Furthermore, US Airways (as the combination is now known) has chosen not to have any commitments to grow in the next couple of years, as the company focuses on integrating the two cultures. Washington/Dulles–based Independence Air, a small carrier that has been highly disruptive with its steep price–discounting on the East Coast, has announced plans to cut a third of its flights by the end of October, in an effort to save money and avoid bankruptcy. The airline is reducing its daily flights from 350 to 230 by eliminating all West Coast destinations except Las Vegas, as well as six cities in the East. Some 600 of the 3,400 workers will be laid off this month.

All the indications are that Independence Air’s parent FLYi will run out of cash and file for Chapter 11 in the current quarter. Unlike the legacy carriers, FLYi is probably also headed for liquidation, which would further help the capacity situation on the East Coast.

In its latest global capacity report, OAG noted that US airlines scheduled 2% fewer domestic flights for October than a year earlier, while international flights rose by 4%. The largest declines are at Washington/Dulles (25%) and Dallas Ft. Worth (12%), reflecting capacity cuts by Independence Air and Delta.

The combination of reduced capacity and relatively robust demand has led to an improved domestic pricing environment — something that has been evident since the spring. If fuel prices remain at the current levels, further domestic capacity reductions are likely — also by the solvent legacy carriers like American and Continental — which would further improve the revenue picture.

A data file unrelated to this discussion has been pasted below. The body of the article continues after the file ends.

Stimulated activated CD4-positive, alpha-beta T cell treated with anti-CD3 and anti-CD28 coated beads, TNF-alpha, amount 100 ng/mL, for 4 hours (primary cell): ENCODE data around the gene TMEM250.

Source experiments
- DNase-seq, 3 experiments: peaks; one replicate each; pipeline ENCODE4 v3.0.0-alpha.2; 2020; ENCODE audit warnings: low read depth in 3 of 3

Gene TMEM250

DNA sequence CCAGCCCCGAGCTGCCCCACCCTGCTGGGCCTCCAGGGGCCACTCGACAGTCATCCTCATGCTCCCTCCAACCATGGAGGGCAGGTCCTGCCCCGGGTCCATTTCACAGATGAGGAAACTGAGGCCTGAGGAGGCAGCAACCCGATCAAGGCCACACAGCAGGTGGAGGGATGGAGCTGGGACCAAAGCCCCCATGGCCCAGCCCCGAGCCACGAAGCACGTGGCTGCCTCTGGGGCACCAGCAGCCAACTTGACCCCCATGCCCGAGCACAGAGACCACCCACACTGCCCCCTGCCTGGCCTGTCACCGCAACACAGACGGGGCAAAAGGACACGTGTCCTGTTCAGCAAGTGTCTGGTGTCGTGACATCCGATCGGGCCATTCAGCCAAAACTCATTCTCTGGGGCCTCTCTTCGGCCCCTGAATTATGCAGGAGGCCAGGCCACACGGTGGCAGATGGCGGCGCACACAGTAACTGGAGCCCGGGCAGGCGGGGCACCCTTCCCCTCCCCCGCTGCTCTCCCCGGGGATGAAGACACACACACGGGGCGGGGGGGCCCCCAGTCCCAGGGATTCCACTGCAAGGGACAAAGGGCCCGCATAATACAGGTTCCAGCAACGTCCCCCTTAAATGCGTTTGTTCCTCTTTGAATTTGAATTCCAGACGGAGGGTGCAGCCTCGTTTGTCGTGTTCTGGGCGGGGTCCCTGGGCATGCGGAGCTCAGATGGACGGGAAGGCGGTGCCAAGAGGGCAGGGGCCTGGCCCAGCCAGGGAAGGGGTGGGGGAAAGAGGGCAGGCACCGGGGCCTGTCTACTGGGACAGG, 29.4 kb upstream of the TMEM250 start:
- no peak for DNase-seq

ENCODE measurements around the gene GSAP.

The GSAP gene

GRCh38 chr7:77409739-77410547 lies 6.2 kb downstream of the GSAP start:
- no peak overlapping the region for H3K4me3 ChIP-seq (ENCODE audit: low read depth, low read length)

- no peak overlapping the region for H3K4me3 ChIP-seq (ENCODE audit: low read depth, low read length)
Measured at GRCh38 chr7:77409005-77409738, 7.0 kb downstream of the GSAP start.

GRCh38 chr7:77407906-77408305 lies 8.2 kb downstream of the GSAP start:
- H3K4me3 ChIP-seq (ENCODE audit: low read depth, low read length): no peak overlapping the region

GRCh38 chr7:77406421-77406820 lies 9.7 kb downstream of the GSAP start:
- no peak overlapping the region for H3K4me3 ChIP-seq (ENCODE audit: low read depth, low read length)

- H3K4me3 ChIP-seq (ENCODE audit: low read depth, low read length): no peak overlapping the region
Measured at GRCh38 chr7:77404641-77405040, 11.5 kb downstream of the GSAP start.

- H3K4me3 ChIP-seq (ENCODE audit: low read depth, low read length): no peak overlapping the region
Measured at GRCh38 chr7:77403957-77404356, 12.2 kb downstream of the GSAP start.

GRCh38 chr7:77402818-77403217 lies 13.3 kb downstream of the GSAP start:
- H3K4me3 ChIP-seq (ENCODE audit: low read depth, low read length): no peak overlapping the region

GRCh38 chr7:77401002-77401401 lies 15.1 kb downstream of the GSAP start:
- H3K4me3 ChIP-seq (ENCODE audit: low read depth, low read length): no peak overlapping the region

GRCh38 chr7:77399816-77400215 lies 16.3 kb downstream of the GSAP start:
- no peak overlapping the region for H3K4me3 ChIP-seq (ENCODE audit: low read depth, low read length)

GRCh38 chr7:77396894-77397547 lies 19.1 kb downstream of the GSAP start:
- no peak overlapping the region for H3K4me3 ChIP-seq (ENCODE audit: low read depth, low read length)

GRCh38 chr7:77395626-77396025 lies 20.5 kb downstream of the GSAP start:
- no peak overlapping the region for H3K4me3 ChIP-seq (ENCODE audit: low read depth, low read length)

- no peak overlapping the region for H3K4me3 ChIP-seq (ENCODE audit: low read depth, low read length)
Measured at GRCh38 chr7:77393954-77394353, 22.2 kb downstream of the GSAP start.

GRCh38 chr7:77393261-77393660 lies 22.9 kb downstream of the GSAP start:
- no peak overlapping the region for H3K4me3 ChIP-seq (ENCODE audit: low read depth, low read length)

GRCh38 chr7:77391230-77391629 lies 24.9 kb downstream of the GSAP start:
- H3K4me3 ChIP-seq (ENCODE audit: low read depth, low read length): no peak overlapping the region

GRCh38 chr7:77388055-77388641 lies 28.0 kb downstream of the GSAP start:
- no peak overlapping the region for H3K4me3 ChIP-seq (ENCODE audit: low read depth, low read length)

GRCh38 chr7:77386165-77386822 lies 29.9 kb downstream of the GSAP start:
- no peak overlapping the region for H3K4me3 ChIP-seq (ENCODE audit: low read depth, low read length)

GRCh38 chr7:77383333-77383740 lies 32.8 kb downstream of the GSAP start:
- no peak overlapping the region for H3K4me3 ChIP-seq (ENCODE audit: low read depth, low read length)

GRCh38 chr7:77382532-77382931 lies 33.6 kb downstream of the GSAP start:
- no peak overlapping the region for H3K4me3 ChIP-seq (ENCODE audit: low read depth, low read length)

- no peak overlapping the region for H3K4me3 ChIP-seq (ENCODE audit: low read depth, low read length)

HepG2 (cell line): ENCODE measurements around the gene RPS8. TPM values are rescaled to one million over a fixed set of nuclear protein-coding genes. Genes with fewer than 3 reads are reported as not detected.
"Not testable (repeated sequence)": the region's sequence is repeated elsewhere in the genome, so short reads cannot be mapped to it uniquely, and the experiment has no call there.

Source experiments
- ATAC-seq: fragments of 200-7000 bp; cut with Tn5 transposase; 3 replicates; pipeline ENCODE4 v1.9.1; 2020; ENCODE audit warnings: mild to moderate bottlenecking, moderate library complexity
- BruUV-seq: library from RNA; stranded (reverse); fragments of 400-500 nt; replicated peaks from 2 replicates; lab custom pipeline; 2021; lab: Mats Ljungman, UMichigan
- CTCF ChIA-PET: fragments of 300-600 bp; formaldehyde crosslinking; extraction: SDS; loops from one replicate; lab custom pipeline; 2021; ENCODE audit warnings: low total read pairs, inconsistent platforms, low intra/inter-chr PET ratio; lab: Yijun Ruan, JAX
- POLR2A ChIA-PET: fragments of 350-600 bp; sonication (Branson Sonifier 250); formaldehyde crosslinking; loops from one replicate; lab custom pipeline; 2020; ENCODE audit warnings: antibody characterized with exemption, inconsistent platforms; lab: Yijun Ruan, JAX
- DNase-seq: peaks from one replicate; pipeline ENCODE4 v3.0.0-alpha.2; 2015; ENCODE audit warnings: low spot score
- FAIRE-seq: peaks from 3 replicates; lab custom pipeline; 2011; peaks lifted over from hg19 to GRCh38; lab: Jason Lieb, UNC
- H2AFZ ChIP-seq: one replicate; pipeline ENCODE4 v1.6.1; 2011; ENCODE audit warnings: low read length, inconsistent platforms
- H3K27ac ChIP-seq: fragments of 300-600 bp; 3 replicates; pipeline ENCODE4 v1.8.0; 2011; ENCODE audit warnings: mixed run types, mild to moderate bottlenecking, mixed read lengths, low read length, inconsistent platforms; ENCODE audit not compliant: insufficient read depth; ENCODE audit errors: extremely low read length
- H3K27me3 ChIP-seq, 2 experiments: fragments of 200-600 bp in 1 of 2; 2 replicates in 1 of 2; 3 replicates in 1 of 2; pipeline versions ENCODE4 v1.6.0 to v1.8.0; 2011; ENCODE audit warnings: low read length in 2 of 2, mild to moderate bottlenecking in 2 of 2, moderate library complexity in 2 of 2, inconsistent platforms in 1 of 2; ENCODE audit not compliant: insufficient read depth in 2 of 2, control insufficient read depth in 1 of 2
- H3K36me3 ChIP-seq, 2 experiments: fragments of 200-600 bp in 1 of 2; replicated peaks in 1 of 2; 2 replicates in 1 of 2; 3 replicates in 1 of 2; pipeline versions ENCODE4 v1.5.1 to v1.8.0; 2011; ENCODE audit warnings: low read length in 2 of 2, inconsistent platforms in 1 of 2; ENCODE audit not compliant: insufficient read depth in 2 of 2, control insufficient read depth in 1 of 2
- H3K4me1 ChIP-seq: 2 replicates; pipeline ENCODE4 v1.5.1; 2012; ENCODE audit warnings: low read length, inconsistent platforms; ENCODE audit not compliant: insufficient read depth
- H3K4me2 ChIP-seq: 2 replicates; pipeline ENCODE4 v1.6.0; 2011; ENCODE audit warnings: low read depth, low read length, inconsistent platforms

The strongest LCCs are, of course, expected to continue growing as they take advantage of opportunities that arise from the legacies' cutbacks. AirTran anticipates growing ASMs by 25% in 2006. JetBlue has just announced major service expansion from JFK, including plans to introduce the first new 100–seat E190s on the New York- Boston route. JetBlue is taking one new E190 every 20 days, plus 16 new A320s in 2006.

JP Morgan analyst Jamie Baker estimated in an early–October research note that total US domestic industry capacity would decline by at least 2% in 2006, driven by a 6.6% reduction by the eight largest carriers and Independence Air. Internationally, capacity is likely to grow by 6.2%, down only slightly from 2005’s 9%. In Baker’s estimates, thanks to the favourable capacity trends, domestic unit revenue (RASM) growth in 2006 could exceed this year’s anticipated 6.5% and possibly top 10%. The main gains are expected to be on the East Coast, driven by estimated capacity declines at Delta (15%), US Airways (5%) and Independence (100%). Baker expects international RASM to be flattish next year.

Facilitating mergers ?

In addition to the Chapter 11 process helping airlines shed capacity, there is a school of thought that it will facilitate more mergers along the lines of US Airways/America West. As US Airways’ CEO Doug Parker explained at a recent Wings Club lunch, "the bankruptcy process allows things to happen that will be friendly to consolidation".

As well as removing aircraft and capacity (to avoid duplication and permit synergies), Chapter 11 can reduce high legacy labour costs, as happened with US Airways. In other words, the Chapter 11 process can be used to prepare and transform a high–cost legacy carrier into an attractive, or at least lower–risk, merger target.

Many people in the industry, including Parker, are convinced that Washington regulators have "airline fatigue". After telling the industry for quite some time that airlines must fix themselves and not expect any more assistance, in the end the regulators will have little choice but to allow mergers. Merrill Lynch analyst Michael Linenberg suggested such a scenario for Delta immediately after its Chapter 11 filing: "We would not be surprised if down the road Delta borrows a page from the America West/US Airways playbook and emerges from bankruptcy in the form of a merger. That would be one way of achieving airline consolidation — an objective that has eluded the industry for years."